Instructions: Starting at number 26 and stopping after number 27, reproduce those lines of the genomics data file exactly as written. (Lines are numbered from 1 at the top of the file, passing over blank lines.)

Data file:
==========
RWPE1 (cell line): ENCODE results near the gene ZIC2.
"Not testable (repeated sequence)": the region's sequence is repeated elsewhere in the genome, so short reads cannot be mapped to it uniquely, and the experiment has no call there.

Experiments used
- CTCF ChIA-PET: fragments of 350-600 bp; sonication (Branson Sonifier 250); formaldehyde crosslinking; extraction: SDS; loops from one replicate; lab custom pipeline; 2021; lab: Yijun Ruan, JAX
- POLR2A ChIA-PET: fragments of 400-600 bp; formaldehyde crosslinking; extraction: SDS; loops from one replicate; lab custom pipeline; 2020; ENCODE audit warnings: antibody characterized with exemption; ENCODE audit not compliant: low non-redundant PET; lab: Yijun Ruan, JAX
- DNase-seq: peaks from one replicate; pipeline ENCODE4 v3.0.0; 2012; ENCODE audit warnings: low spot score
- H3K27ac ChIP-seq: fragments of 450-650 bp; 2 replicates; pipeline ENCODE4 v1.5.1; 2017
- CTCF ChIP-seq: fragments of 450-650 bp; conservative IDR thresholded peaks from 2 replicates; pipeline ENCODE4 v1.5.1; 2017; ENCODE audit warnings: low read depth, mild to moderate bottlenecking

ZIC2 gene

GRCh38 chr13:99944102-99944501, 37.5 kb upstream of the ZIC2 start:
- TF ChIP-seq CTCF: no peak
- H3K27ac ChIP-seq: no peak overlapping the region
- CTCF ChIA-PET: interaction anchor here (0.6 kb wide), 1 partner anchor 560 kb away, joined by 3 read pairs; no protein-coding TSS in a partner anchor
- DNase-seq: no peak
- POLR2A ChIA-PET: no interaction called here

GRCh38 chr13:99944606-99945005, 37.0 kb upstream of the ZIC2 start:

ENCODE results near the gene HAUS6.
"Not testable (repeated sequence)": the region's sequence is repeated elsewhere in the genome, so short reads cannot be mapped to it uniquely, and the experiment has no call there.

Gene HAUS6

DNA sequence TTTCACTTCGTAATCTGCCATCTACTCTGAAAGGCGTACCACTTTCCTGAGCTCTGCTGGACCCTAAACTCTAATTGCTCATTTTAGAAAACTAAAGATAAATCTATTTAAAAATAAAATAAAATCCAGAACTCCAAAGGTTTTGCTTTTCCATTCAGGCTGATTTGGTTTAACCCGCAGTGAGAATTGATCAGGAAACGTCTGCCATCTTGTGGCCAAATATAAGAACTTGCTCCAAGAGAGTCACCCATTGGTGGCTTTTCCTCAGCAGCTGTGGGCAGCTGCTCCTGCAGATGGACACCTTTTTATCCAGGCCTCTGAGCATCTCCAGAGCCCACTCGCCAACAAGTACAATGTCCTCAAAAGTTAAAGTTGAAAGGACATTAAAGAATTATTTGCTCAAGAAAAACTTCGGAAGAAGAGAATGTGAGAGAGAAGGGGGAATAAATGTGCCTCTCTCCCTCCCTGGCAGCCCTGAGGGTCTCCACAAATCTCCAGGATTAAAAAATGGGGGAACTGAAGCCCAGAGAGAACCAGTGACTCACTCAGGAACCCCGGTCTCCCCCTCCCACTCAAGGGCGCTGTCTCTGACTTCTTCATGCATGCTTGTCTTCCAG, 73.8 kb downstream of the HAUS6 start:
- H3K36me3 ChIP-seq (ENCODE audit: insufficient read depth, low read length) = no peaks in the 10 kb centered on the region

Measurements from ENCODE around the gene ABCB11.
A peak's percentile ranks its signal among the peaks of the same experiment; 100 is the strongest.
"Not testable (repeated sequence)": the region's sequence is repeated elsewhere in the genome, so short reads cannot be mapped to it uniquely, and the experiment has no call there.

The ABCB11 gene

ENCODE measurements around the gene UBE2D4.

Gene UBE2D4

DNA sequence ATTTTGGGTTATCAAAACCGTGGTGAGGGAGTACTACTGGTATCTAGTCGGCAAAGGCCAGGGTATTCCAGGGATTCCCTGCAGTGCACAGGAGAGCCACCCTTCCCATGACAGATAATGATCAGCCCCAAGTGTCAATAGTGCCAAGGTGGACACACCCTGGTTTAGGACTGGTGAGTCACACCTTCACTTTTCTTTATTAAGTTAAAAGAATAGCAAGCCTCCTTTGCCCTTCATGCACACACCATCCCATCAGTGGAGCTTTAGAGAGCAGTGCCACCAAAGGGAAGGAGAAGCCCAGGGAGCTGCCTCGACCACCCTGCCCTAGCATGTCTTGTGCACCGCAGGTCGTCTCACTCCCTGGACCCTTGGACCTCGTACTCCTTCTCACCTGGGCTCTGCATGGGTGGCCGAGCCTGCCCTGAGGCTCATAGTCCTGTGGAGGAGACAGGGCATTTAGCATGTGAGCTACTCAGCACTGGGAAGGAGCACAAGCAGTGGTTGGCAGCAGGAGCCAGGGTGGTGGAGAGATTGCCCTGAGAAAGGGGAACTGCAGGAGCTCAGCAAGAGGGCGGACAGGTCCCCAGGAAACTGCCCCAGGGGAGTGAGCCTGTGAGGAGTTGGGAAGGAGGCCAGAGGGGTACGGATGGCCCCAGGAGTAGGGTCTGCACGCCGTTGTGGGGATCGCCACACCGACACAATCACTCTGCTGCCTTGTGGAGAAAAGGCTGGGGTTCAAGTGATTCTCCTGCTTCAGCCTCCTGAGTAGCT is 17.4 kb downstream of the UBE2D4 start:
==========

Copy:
ENCODE measurements around the gene UBE2D4.

Gene UBE2D4